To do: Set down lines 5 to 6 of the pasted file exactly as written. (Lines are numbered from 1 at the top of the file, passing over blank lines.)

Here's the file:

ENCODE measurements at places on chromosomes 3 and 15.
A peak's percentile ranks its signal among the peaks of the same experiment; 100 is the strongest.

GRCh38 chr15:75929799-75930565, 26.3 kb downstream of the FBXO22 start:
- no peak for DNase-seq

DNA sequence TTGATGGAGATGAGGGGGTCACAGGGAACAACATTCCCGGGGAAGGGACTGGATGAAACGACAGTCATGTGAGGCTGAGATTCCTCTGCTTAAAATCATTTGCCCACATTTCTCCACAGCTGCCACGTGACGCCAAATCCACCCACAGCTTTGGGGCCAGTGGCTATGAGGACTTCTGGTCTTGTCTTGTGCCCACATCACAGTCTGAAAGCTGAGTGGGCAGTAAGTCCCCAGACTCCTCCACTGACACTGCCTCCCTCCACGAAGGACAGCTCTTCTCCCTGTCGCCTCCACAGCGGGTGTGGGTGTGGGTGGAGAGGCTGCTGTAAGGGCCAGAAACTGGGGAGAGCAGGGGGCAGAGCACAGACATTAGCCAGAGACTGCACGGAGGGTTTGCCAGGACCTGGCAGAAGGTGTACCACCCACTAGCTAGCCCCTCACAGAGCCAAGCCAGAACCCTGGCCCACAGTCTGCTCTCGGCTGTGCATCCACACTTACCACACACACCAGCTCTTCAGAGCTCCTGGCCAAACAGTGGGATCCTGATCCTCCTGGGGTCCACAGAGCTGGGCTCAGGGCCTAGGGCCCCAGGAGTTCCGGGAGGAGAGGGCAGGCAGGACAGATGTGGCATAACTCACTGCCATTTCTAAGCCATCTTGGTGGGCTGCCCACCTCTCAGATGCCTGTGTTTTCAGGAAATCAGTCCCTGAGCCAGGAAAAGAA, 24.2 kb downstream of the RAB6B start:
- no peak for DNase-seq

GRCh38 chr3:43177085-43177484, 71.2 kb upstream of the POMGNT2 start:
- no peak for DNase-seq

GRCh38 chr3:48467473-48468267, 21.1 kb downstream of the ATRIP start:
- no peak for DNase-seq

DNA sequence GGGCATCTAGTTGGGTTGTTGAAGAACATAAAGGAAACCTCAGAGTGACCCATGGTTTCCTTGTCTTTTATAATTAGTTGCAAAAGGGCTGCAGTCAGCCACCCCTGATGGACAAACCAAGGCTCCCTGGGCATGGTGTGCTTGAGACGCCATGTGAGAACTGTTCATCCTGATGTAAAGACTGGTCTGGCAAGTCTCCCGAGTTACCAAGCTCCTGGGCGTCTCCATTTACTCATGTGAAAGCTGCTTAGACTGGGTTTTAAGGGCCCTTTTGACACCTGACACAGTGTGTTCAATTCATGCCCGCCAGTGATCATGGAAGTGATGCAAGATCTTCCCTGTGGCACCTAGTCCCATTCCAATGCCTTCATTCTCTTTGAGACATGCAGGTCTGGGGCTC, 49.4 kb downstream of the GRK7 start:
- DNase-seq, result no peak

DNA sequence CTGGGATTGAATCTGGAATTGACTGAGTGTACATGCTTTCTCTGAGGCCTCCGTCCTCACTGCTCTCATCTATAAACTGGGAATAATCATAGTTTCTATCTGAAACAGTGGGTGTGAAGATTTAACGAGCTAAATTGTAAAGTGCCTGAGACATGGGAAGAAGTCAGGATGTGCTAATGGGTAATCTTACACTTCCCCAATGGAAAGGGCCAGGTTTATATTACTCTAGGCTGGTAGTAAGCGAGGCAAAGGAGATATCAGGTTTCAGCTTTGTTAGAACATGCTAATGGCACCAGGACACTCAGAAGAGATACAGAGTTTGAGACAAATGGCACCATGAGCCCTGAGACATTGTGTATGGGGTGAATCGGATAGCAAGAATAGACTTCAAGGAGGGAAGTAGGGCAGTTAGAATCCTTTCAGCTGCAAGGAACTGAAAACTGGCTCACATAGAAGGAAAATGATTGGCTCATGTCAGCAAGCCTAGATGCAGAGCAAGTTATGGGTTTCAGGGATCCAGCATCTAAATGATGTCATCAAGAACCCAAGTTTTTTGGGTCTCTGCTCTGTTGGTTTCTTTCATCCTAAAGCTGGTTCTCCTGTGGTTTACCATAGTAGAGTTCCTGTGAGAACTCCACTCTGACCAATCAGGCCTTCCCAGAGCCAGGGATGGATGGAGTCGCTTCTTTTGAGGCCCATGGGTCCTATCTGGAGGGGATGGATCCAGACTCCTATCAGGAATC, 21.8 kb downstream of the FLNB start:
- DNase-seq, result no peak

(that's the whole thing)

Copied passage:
DNA sequence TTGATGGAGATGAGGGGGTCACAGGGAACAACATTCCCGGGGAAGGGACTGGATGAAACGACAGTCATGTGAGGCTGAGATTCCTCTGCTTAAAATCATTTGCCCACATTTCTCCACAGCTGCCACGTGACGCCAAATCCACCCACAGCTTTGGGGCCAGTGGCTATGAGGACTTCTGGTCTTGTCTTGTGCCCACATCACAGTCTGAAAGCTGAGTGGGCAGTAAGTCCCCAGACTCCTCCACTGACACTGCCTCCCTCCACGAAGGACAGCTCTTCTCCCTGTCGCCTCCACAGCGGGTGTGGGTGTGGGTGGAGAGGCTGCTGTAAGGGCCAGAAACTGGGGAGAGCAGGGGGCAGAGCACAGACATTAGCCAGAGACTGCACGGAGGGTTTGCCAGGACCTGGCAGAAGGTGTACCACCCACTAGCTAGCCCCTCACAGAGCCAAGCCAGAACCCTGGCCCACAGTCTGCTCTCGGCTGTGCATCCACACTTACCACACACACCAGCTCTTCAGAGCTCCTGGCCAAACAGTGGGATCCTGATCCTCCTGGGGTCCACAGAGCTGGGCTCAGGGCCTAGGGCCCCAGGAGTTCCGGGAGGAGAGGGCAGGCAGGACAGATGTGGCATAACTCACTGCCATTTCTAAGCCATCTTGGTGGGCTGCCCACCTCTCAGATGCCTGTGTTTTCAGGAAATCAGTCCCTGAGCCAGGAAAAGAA, 24.2 kb downstream of the RAB6B start:
- no peak for DNase-seq